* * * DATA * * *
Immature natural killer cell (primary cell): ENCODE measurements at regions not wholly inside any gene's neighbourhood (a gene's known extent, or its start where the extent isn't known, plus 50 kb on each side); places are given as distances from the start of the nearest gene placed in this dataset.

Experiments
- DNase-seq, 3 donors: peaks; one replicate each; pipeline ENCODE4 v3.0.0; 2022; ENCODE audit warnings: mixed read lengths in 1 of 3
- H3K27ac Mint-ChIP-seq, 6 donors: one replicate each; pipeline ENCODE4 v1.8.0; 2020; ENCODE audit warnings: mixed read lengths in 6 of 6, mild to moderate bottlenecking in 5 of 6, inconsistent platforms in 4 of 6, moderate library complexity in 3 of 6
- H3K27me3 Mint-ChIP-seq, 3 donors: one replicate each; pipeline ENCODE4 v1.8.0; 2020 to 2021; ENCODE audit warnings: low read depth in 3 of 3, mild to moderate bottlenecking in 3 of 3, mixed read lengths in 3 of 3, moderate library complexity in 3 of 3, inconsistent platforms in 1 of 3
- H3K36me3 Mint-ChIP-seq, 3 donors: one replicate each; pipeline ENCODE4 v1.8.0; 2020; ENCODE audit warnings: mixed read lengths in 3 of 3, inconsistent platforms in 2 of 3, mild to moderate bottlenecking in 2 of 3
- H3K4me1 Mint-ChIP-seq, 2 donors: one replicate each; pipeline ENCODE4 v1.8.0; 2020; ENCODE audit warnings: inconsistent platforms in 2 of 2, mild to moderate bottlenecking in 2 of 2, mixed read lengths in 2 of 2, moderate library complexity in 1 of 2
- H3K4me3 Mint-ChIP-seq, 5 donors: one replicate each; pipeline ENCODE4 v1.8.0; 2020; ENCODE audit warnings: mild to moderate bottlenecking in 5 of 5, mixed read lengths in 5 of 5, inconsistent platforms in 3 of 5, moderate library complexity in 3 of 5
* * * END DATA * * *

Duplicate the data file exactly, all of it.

Immature natural killer cell (primary cell): ENCODE measurements at regions not wholly inside any gene's neighbourhood (a gene's known extent, or its start where the extent isn't known, plus 50 kb on each side); places are given as distances from the start of the nearest gene placed in this dataset.

Experiments
- DNase-seq, 3 donors: peaks; one replicate each; pipeline ENCODE4 v3.0.0; 2022; ENCODE audit warnings: mixed read lengths in 1 of 3
- H3K27ac Mint-ChIP-seq, 6 donors: one replicate each; pipeline ENCODE4 v1.8.0; 2020; ENCODE audit warnings: mixed read lengths in 6 of 6, mild to moderate bottlenecking in 5 of 6, inconsistent platforms in 4 of 6, moderate library complexity in 3 of 6
- H3K27me3 Mint-ChIP-seq, 3 donors: one replicate each; pipeline ENCODE4 v1.8.0; 2020 to 2021; ENCODE audit warnings: low read depth in 3 of 3, mild to moderate bottlenecking in 3 of 3, mixed read lengths in 3 of 3, moderate library complexity in 3 of 3, inconsistent platforms in 1 of 3
- H3K36me3 Mint-ChIP-seq, 3 donors: one replicate each; pipeline ENCODE4 v1.8.0; 2020; ENCODE audit warnings: mixed read lengths in 3 of 3, inconsistent platforms in 2 of 3, mild to moderate bottlenecking in 2 of 3
- H3K4me1 Mint-ChIP-seq, 2 donors: one replicate each; pipeline ENCODE4 v1.8.0; 2020; ENCODE audit warnings: inconsistent platforms in 2 of 2, mild to moderate bottlenecking in 2 of 2, mixed read lengths in 2 of 2, moderate library complexity in 1 of 2
- H3K4me3 Mint-ChIP-seq, 5 donors: one replicate each; pipeline ENCODE4 v1.8.0; 2020; ENCODE audit warnings: mild to moderate bottlenecking in 5 of 5, mixed read lengths in 5 of 5, inconsistent platforms in 3 of 5, moderate library complexity in 3 of 5